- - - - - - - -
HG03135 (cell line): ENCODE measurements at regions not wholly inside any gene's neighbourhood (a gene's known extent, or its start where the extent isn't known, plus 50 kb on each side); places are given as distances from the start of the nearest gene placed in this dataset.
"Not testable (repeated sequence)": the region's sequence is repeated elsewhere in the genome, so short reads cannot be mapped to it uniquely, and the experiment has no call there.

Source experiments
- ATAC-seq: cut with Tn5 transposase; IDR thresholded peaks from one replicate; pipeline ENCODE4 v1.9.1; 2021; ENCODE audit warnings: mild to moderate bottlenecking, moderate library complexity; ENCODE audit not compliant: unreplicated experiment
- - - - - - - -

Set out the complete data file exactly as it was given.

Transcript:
HG03135 (cell line): ENCODE measurements at regions not wholly inside any gene's neighbourhood (a gene's known extent, or its start where the extent isn't known, plus 50 kb on each side); places are given as distances from the start of the nearest gene placed in this dataset.
"Not testable (repeated sequence)": the region's sequence is repeated elsewhere in the genome, so short reads cannot be mapped to it uniquely, and the experiment has no call there.

Source experiments
- ATAC-seq: cut with Tn5 transposase; IDR thresholded peaks from one replicate; pipeline ENCODE4 v1.9.1; 2021; ENCODE audit warnings: mild to moderate bottlenecking, moderate library complexity; ENCODE audit not compliant: unreplicated experiment